According to Afghan and American officials, Sergeant Bales walked off his small combat outpost in a rural area of Kandahar Province in the early hours of March 11 and shot and stabbed at least 16 people, including 9 children and 4 women.

American military officials in Afghanistan said that Sergeant Bales, who is 38 and was serving his fourth combat tour overseas, would have been issued a 9-millimeter pistol and an M-4 rifle with a grenade-launcher attachment, though they could not confirm that he was carrying those weapons at the time of the killings.

Neither Afghan nor American officials have explained the discrepancy between the official Afghan government death toll of 16 and the 17 counts of murder that Sergeant Bales is facing.

Afghan government compensation payments of $2,000 for each death and $1,000 for each person wounded were made in the days after the attack.

Meanwhile, seven Afghan police officers, an American soldier and an Afghan interpreter were killed on Saturday when their foot patrol was struck by a hidden bomb in a district north of the city of Kandahar, Zalmai Ayoubi, a spokesman for the provincial government, said on Sunday.

Mr. Ayoubi said the victims were part of a joint patrol of Afghan police officers and American soldiers that was headed to a village in the Arghandab district, where, according to a tip that had been received that morning, a cache of land mines and bombs had been hidden.

The American-led coalition said in a statement on Saturday that one of its service members had been killed in southern Afghanistan but did not provide details.

Arghandab was one of the areas near Kandahar that was the focus of the 2010 surge of American forces. Although the Taliban have been pushed back, insurgents remain active in the area.

Afghan massacre: wife not convinced her husband was involved


Karilyn Bales tells NBC’s Matt Lauer that her husband, Staff Sgt. Robert Bales, “loves children” and wouldn’t kill them. Kevin Casey / Associated Press

Associated Press   | Mar 27, 2012

Seatac, Wash. — The wife of a U.S. soldier accused of killing 17 Afghan civilians says her husband showed no signs of post-traumatic stress disorder before he deployed, and she doesn’t feel like she’ll ever believe he was involved in the killings.

“I just don’t think he was involved,” Karilyn Bales said in an interview with Matt Lauer that aired during Monday’s “NBC Nightly News” broadcast. “I don’t know enough information. This is not him. It’s not him.”

Earlier, she said on NBC’s “Today” show that she didn’t know much about PTSD symptoms.

“He doesn’t have nightmares, you know, things like that. No dreams,” Bales said.

She defended her husband, Staff Sgt. Robert Bales, in the weekend interview. Officials say Robert Bales left his base March 11 in southern Afghanistan and killed eight Afghan adults and nine children.

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Accused sergeant’s wife not convinced her husband was involved

The wife of the Joint Base Lewis-McChord soldier said the accusations are “unbelievable to me.”

“He loves children, he’s like a big kid himself,” she said. “I have no idea what happened, but he would not … he loves children, and he would not do that.”

He was formally charged Friday with 17 counts of premeditated murder and other crimes, and is being held at a U.S. military prison at Fort Leavenworth, Kan.

Karilyn Bales was in a grocery store when she first heard of the rampage in a phone call from her parents.

“They said, well it looks like a U.S. soldier, some Afghan civilians were killed by a soldier,” she said.

She learned more when she got home.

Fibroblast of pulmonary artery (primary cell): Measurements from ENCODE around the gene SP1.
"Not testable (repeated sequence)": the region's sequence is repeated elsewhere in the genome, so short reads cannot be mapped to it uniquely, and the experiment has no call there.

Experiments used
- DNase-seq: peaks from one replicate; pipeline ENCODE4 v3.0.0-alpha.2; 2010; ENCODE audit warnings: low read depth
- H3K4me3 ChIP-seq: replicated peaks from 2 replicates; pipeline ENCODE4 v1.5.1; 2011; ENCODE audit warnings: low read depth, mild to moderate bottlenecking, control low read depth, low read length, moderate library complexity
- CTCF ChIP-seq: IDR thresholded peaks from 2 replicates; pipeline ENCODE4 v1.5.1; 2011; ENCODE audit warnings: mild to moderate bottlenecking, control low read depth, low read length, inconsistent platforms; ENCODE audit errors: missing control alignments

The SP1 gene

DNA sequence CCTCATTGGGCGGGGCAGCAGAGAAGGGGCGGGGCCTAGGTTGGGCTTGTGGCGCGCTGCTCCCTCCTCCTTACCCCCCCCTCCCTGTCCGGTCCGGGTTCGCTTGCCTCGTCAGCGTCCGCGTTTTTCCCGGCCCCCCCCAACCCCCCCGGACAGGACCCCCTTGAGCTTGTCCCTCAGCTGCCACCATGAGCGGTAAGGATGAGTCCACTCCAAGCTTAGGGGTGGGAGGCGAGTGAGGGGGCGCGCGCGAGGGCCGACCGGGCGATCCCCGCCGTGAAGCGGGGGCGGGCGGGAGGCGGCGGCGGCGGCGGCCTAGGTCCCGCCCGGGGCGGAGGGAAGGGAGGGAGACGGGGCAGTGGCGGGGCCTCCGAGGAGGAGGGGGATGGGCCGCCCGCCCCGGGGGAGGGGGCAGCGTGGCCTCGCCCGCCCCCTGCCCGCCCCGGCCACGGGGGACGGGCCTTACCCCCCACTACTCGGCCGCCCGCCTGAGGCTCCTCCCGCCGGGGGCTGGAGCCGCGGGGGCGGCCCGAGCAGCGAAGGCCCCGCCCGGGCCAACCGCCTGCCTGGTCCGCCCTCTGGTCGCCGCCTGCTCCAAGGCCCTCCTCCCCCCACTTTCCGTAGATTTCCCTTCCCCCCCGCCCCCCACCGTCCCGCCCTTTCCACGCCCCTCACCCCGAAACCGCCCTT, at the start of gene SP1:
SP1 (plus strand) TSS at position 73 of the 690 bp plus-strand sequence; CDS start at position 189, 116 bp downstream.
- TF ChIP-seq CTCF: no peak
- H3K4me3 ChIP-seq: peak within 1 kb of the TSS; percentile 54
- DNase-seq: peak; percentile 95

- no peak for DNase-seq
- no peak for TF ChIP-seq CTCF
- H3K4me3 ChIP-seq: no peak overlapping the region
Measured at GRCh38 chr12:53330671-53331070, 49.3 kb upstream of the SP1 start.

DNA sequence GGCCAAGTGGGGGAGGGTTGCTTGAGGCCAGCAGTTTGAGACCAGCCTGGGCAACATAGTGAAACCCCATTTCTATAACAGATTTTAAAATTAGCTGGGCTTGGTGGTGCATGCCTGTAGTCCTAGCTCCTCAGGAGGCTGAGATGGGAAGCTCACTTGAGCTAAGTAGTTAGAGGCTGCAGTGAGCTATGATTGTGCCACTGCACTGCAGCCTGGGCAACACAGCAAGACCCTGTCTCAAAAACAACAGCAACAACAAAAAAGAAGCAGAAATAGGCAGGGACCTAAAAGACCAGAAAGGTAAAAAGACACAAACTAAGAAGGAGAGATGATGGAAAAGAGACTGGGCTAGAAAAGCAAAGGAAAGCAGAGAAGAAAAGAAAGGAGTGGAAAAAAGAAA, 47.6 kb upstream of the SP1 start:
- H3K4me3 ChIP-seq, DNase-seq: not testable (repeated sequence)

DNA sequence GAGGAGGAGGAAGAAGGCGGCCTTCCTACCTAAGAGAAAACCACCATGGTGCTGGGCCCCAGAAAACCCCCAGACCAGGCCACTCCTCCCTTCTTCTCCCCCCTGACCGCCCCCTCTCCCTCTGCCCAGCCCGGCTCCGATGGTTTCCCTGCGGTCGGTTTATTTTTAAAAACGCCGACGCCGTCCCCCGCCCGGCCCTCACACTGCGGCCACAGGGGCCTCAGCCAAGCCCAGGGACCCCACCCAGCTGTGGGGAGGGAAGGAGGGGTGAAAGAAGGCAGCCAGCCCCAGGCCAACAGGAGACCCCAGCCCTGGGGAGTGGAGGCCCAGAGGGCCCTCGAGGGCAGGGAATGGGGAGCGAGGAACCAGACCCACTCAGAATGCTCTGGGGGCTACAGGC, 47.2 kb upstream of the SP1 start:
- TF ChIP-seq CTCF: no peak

“I saw 38-year-old staff sergeant, and I don’t think there are very many of those, and I probably prayed and prayed that my husband wasn’t involved,” she said. “And then, I received a phone call from the Army saying that they would like to come out and talk to me. And I was relieved, because when you get a phone call, you know that your soldier is not deceased.”

She was told about the shootings.

“They held my hand, and they just said that perhaps, you know, they thought that he had left the base, and gone out and perhaps killed the Afghan civilians, and that was really the only sentence, and I just started crying,” she said.

The deaths of the nine Afghan children are especially difficult, she said.

“It’s heartbreaking. I can’t imagine losing my children, so my heart definitely goes out to them for losing all of their children.”

Robert Bales was on his fourth tour of duty in a war zone, having served three tours in Iraq, where he suffered a head injury and a foot injury. Karilyn Bales said his last deployment was more “secretive” and “more intense.”

More than two-thirds of Americans say US should get out of Afghanistan


Afghan National Army officers and generals exchanged ideas on Monday during a new round of training at Camp Shaheen. Qais Usyan/Agence France-Presse — Getty Images

Support in U.S. for Afghan War Drops Sharply, Poll Finds

nytimes.com | Mar 26, 2012

By ELISABETH BUMILLER and ALLISON KOPICKI

WASHINGTON — After a series of violent episodes and setbacks, support for the war in Afghanistan has dropped sharply among both Republicans and Democrats, according to the latest New York Times/CBS News poll.

The survey found that more than two-thirds of those polled — 69 percent — thought that the United States should not be at war in Afghanistan. Just four months ago, 53 percent said that Americans should no longer be fighting in the conflict, more than a decade old.

The increased disillusionment was even more pronounced when respondents were asked their impressions of how the war was going. The poll found that 68 percent thought the fighting was going “somewhat badly” or “very badly,” compared with 42 percent who had those impressions in November.

The latest poll was conducted by telephone from March 21 to 25 with 986 adults nationwide. It has a margin of sampling error of plus or minus three percentage points.

The Times/CBS News poll was consistent with other surveys this month that showed a drop in support for the war. In a Washington Post/ABC News poll, 60 percent of respondents said the war in Afghanistan had not been worth the fighting, while 57 percent in a Pew Research Center poll said that the United States should bring home American troops as soon as possible. In a Gallup/USA Today poll, 50 percent of respondents said the United States should speed up the withdrawal from Afghanistan.